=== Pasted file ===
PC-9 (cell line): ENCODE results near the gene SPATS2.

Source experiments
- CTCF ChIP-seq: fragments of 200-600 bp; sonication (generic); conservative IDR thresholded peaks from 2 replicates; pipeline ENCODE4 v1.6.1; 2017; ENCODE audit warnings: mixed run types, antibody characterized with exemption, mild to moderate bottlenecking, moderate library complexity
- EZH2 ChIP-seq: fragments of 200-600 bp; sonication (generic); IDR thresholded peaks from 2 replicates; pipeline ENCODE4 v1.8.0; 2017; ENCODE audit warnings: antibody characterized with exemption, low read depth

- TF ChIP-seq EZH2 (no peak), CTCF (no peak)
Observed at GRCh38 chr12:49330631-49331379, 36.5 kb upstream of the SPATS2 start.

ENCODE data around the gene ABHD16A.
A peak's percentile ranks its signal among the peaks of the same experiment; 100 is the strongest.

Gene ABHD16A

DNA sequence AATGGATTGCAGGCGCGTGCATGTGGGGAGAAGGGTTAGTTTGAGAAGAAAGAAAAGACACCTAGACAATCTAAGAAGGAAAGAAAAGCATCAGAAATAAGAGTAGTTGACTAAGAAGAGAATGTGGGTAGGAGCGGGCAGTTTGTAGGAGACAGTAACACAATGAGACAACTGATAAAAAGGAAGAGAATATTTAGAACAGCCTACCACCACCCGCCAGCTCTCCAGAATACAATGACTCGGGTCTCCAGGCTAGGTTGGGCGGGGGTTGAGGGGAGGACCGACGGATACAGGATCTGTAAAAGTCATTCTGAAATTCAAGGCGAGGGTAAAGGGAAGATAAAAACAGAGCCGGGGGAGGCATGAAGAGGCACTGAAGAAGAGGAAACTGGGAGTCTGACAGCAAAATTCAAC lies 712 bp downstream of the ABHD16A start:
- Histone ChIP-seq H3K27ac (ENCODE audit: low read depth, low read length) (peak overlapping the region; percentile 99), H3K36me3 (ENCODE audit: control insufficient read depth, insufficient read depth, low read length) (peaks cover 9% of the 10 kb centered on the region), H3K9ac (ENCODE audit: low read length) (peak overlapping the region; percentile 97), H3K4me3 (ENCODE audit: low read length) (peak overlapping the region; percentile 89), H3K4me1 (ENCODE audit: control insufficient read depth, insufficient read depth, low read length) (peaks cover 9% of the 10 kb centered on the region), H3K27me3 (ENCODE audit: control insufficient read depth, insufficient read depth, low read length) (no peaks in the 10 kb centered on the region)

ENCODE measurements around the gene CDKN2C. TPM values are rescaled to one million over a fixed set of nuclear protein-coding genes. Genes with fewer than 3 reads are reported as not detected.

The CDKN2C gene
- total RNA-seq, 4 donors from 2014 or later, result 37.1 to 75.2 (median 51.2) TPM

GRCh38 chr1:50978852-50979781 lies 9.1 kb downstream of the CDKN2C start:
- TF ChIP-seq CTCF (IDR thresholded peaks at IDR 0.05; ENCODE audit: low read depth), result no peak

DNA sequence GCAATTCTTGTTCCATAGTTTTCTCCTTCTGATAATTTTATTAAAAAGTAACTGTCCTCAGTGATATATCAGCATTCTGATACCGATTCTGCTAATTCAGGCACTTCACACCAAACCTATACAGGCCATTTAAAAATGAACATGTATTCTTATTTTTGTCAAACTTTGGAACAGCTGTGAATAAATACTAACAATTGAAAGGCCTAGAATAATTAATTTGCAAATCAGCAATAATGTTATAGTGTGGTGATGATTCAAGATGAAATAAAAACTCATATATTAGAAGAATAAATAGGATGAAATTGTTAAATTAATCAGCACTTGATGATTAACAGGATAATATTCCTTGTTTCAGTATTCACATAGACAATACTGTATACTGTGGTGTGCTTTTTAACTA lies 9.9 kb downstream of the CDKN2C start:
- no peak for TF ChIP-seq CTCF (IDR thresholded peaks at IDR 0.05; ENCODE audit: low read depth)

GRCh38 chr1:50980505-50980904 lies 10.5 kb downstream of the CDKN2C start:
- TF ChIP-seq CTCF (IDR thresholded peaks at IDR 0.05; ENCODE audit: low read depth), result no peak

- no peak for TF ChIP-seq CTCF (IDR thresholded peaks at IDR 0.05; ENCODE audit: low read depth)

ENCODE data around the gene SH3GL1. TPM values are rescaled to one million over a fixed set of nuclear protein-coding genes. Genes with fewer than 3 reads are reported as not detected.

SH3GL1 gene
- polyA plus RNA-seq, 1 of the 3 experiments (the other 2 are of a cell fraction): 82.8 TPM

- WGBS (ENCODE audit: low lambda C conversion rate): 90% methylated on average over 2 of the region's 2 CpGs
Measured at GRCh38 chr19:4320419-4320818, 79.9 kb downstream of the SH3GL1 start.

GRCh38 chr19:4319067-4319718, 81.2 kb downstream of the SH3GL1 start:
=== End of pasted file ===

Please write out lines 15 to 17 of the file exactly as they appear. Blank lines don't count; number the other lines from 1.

GRCh38 chr1:50978852-50979781 lies 9.1 kb downstream of the CDKN2C start:
- TF ChIP-seq CTCF (IDR thresholded peaks at IDR 0.05; ENCODE audit: low read depth), result no peak

DNA sequence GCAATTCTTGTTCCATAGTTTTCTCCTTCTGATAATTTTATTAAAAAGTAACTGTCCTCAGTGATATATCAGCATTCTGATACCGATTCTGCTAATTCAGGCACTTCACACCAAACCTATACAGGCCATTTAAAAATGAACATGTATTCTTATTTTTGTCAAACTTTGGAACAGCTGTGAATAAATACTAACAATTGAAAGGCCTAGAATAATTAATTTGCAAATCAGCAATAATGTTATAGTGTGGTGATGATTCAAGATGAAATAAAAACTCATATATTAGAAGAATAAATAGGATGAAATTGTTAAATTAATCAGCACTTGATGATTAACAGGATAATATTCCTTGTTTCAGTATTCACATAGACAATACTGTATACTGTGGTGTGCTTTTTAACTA lies 9.9 kb downstream of the CDKN2C start: